English 192
Science Fiction
Spring 2002
Professor William Warner

Course Overview



Study Materials

Course Policies

Asimov: I, Robot

From where did the concept of the robot come?


Four different meanings for the robot within s/f narrative:

  • the robot is a metaphor for the human enslaved by mechanization [1]
  • the robot is a rival to the human [2]
  • the story of robots run amok [3].
  • robot as friend, partner, and a complex agent with rights [4]: e.g. "Robbie"

Intellectual Contexts

  • Alan Turing: cracking the Enigma code; the Turing Game
  • Norbert Weiner: the cybernetic turn: from machines to information
  • the computer intelligence and human intelligence
  • the robot, Elektric and his dog, Sparky, are featured at the 1929 New York World's Fair (look how big this robot is!)

Isaac Asimov (1920-1992)

  • Asimov is born in Russia, arrives in Brooklyn at age 3, and has unlimited access to s/f because his father owns a candy store
  • writes all but one of the I, Robot stories for John Campell, the editor of Astounding Stories
  • make the scientific strata of his fiction up to date and rigorous
  • balances essential optimism about the advance of modern science against a pessimism about the directions of social life
The basic elements of the I, Robot stories
  • anomalous robot behavior: a problem to solve
  • understand things from teh robot's point of view
  • humans and robots: an essential social relationship
  • novem: "positronic brain" and 3 laws

The Three Laws of Robotics (first developed for "Liar")

1. A robot may not injure a human being, or, through inaction, allow a human being to come to harm.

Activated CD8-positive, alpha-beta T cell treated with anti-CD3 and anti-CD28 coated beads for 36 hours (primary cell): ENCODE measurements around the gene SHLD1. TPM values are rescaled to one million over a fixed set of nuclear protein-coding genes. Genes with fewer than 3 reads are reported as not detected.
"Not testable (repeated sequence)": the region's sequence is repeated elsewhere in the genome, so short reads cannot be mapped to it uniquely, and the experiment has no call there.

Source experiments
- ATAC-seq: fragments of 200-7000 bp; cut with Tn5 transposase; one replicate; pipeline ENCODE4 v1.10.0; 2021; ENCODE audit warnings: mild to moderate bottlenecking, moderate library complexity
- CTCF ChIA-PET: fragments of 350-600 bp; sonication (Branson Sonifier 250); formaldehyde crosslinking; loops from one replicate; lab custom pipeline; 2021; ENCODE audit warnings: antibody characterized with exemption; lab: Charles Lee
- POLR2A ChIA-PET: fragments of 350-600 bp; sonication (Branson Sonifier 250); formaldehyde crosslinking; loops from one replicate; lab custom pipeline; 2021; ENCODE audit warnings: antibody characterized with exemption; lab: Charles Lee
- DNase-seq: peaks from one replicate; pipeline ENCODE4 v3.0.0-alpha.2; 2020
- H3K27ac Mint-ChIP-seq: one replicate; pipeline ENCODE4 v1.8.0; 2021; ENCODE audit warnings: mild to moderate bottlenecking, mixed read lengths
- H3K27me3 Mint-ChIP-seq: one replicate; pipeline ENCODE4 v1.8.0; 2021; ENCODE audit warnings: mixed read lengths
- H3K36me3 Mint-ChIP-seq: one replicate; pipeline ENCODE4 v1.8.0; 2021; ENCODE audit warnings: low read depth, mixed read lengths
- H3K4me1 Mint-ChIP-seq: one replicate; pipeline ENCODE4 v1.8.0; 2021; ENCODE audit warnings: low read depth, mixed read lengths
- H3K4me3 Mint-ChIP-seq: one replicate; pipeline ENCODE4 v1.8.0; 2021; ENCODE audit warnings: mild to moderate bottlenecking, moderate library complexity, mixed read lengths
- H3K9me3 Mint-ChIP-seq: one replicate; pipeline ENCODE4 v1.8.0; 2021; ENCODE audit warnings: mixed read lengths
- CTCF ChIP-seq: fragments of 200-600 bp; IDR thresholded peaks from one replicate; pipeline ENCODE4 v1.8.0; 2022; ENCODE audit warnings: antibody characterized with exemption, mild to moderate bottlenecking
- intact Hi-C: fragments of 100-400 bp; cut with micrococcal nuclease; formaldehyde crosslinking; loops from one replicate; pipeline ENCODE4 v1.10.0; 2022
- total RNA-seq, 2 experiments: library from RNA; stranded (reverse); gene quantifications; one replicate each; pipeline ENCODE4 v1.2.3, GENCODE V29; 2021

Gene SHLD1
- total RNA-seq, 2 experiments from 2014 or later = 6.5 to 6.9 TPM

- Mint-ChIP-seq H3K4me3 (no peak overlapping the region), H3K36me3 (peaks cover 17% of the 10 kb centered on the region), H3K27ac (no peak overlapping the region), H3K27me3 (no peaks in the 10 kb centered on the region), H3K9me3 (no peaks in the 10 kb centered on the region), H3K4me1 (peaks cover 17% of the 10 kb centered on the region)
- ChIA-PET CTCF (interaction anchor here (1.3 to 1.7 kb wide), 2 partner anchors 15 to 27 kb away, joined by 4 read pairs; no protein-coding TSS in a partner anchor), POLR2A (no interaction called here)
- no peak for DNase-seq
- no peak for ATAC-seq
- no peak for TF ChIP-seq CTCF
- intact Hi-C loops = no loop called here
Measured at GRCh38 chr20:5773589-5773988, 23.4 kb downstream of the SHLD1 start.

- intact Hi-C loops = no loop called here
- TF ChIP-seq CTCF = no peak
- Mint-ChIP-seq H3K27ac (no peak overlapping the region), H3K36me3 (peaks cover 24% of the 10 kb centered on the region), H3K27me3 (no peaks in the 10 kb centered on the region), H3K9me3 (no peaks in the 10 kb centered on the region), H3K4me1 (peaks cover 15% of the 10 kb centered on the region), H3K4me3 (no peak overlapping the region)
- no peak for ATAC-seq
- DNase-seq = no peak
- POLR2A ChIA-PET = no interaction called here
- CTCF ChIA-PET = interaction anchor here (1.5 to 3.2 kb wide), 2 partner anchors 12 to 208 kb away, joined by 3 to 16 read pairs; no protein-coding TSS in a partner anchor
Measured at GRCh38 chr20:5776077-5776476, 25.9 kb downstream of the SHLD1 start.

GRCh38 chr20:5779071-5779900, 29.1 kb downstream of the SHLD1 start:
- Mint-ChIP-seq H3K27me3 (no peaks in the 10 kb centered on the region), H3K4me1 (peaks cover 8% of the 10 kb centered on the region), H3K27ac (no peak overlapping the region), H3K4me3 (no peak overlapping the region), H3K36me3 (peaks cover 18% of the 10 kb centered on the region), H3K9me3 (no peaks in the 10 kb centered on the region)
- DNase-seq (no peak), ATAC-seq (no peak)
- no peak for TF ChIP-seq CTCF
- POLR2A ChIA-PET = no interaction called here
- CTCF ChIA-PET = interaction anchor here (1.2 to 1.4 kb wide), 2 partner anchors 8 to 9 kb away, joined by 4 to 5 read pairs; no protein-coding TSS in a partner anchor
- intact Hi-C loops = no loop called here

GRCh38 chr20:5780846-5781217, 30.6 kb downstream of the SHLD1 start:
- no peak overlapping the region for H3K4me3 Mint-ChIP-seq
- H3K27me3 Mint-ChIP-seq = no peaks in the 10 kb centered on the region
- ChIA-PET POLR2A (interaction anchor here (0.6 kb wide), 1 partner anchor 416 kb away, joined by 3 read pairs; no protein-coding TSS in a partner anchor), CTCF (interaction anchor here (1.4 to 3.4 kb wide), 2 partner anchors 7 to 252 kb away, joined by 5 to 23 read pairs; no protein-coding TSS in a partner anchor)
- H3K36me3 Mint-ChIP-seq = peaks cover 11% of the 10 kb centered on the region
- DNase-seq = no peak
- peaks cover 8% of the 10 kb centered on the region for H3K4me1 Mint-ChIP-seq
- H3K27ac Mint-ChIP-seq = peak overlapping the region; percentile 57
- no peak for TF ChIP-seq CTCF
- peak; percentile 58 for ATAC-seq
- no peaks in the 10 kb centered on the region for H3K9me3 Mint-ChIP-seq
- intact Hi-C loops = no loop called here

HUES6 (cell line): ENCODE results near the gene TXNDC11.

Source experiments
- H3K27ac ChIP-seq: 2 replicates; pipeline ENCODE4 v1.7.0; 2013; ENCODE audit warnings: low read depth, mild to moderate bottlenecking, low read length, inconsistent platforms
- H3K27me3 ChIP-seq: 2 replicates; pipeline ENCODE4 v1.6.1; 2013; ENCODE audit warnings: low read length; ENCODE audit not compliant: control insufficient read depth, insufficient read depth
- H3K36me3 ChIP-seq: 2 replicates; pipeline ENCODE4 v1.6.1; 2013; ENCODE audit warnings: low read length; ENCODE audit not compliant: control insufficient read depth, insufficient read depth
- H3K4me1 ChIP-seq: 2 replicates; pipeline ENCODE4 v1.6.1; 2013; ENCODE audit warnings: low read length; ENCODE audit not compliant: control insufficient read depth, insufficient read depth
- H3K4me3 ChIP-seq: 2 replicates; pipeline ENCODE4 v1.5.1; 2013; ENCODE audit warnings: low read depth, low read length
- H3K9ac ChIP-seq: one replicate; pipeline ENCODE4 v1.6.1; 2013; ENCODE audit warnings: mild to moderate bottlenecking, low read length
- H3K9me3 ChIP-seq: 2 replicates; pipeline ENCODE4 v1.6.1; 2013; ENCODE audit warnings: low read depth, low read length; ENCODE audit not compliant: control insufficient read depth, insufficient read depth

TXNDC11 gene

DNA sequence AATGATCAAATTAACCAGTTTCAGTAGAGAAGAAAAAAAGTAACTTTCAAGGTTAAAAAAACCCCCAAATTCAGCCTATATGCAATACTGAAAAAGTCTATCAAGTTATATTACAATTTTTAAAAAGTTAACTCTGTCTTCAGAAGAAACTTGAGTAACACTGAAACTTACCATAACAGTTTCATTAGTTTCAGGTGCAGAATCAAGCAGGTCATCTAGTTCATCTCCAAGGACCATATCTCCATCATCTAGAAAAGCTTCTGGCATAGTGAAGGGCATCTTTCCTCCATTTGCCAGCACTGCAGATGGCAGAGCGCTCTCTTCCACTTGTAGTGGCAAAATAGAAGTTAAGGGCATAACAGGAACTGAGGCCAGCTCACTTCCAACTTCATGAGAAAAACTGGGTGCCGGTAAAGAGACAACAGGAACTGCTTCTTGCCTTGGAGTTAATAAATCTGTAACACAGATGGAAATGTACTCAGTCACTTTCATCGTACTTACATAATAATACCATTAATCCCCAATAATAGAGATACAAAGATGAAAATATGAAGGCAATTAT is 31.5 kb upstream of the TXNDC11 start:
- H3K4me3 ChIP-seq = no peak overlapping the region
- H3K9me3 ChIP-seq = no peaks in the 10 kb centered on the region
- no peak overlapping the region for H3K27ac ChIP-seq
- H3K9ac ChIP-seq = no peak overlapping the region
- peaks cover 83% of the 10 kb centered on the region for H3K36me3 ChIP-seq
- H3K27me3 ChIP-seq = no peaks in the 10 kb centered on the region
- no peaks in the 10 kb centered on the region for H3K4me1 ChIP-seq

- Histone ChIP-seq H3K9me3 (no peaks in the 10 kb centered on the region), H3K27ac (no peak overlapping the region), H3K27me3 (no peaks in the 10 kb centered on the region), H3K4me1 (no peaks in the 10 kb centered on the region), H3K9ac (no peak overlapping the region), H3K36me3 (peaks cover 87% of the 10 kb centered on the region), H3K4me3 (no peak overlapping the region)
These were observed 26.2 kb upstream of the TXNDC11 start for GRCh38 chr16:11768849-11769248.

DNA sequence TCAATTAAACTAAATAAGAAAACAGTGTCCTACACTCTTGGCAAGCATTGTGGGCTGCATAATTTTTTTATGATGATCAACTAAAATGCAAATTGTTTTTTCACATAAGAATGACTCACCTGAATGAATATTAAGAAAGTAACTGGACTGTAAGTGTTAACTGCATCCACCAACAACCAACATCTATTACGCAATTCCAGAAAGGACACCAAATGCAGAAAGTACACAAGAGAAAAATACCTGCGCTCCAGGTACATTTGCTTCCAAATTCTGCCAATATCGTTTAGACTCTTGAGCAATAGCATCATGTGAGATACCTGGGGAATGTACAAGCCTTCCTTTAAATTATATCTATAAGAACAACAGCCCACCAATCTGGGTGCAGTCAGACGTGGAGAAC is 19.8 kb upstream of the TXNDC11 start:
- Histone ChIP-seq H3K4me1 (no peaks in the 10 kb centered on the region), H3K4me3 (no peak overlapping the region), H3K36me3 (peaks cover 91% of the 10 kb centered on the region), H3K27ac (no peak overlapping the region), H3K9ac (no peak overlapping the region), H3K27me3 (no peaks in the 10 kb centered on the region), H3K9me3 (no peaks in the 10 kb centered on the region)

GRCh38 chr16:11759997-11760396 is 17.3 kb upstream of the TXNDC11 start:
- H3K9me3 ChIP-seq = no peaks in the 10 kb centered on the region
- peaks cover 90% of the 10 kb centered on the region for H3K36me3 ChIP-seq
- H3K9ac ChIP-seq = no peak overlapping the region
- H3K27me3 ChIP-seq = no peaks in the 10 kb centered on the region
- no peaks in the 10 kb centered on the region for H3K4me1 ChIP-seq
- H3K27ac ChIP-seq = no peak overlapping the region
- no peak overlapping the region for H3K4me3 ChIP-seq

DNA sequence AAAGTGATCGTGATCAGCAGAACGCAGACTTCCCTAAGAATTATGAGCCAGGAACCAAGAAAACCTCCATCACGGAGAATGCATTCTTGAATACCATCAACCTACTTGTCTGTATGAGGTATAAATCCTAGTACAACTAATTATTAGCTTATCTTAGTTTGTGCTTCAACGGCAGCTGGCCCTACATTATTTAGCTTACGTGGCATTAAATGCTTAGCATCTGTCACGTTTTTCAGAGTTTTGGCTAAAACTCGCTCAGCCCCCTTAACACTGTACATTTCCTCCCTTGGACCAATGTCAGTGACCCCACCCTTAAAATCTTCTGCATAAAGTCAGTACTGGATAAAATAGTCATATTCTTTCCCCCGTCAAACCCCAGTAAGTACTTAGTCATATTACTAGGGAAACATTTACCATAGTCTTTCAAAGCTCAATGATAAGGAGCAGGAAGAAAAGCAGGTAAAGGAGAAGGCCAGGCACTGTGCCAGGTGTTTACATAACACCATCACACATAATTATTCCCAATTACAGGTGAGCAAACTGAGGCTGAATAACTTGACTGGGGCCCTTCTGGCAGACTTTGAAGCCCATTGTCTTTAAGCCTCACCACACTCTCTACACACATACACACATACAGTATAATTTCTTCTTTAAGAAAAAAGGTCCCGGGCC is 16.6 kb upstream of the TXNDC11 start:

2. A robot must obey the orders given it by human beings except where such orders would conflict with the First Law.

3. A robot must protect its own existence as long as such protection does not conflict with the First or Second Law.

  • recursive and embedded
  • institutes operational hiearchy
  • in application, how does one balance these laws?
"Roundabout" (1942) and the endless loop
"Reason" (1941) robot independence, and the question of superiority
"Liar" (1941): robot kindness and human anger

I, Robot: questions for discussion in section and next lecture

"Robbie" (1940): what does Gloria's response to Robbie suggest about robots?

"Runaround" (1942): what does Speedy getting caught between the conflicting imperatives (obeying and self-preservation) suggest about the tension between a software programming ideal and real world implementation?

"Reason" (1941) : what does this story, and its display of Cutie's reasoning powers, suggest about reason as humans practice it?

"Catch That Rabbit" (1944): what does this story suggest about the dangers implicit in giving one agent (here Dave) absolute power over his subordinates?

"Liar!"(1941): what are the unintended consequences of a robot like Herbie gaining the power to read human minds? what sort of ethical crisis does this produce between the robot and the humans? what do you think of Susan Calvin's solution?

"Little Lost Robot" (1947): Why is the modification of rule 1 a dangerous business? how does Nestor 10 surprise his human pursuers? What does Calvin's successful tricking of Nestor 10 suggest about the essential conflict between humans and robots?

"Escape!" (1945): What gives "the Brain" in this story its distinct power? What is the point of the near-death experience? How has "the Brain" used its power on Powell and Donovan? on Calvin? on Itself?

"Evidence" (1946): Why does Calvin 'side' with Byerley in his conflict with Quinn? How does this story resituate our understanding of the 3 laws?

"The Evitable Conflict" (1950): What is the "conflict" and why is it "inevitable"? Are you convinced by the suggestion that robots might manage human conflict better than humans?

This page was composed by Professor William Warner. Last changed 4/2/02. This course is part of the Transcriptions Project of the Department of English at UC /Santa Barbara.